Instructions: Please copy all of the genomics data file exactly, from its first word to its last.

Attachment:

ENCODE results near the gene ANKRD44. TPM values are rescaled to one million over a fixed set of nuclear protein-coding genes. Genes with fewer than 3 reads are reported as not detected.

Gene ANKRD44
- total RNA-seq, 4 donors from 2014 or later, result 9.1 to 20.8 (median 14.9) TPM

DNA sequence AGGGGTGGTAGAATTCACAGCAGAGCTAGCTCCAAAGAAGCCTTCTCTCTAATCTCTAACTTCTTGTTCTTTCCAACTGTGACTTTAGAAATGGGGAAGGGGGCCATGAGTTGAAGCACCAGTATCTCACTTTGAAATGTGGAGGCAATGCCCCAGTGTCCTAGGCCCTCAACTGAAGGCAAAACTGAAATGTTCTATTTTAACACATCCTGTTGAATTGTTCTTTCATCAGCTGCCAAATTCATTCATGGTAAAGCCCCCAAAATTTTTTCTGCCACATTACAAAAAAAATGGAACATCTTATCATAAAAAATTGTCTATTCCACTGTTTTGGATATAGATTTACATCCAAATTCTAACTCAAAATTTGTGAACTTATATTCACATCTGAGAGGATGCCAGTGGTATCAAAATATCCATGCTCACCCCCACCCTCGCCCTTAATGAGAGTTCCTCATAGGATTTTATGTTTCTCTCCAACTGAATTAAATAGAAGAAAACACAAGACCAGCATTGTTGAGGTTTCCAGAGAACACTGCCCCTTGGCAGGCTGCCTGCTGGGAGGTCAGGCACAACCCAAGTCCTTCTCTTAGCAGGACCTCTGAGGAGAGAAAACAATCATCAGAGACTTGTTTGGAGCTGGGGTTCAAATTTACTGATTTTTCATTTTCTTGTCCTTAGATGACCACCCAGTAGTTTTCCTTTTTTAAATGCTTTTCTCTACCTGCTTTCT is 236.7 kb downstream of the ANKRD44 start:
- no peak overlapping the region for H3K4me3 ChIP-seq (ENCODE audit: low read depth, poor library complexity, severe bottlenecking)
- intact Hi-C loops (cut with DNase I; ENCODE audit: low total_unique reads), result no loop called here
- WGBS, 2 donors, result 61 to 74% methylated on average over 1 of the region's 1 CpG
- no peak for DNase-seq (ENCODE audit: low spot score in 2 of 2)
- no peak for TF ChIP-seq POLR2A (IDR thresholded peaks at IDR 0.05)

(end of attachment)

ENCODE results near the gene ANKRD44. TPM values are rescaled to one million over a fixed set of nuclear protein-coding genes. Genes with fewer than 3 reads are reported as not detected.

Gene ANKRD44
- total RNA-seq, 4 donors from 2014 or later, result 9.1 to 20.8 (median 14.9) TPM

DNA sequence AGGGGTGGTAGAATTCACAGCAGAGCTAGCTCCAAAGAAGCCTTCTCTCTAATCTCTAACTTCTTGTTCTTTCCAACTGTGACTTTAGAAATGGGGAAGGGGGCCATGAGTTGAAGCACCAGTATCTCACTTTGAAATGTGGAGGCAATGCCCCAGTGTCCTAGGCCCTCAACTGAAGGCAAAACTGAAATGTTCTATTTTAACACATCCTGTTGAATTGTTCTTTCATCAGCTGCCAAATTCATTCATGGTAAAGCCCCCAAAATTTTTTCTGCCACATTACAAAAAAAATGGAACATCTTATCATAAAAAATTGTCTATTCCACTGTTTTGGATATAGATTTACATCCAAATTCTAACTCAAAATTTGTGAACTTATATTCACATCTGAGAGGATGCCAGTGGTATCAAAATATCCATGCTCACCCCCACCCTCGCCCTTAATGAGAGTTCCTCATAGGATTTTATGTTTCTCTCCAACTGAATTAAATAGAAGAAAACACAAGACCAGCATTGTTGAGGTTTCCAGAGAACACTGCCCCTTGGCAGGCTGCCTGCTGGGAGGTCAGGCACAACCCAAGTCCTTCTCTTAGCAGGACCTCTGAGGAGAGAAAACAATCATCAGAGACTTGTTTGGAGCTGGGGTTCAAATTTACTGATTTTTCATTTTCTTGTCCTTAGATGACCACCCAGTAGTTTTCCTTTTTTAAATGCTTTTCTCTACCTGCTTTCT is 236.7 kb downstream of the ANKRD44 start:
- no peak overlapping the region for H3K4me3 ChIP-seq (ENCODE audit: low read depth, poor library complexity, severe bottlenecking)
- intact Hi-C loops (cut with DNase I; ENCODE audit: low total_unique reads), result no loop called here
- WGBS, 2 donors, result 61 to 74% methylated on average over 1 of the region's 1 CpG
- no peak for DNase-seq (ENCODE audit: low spot score in 2 of 2)
- no peak for TF ChIP-seq POLR2A (IDR thresholded peaks at IDR 0.05)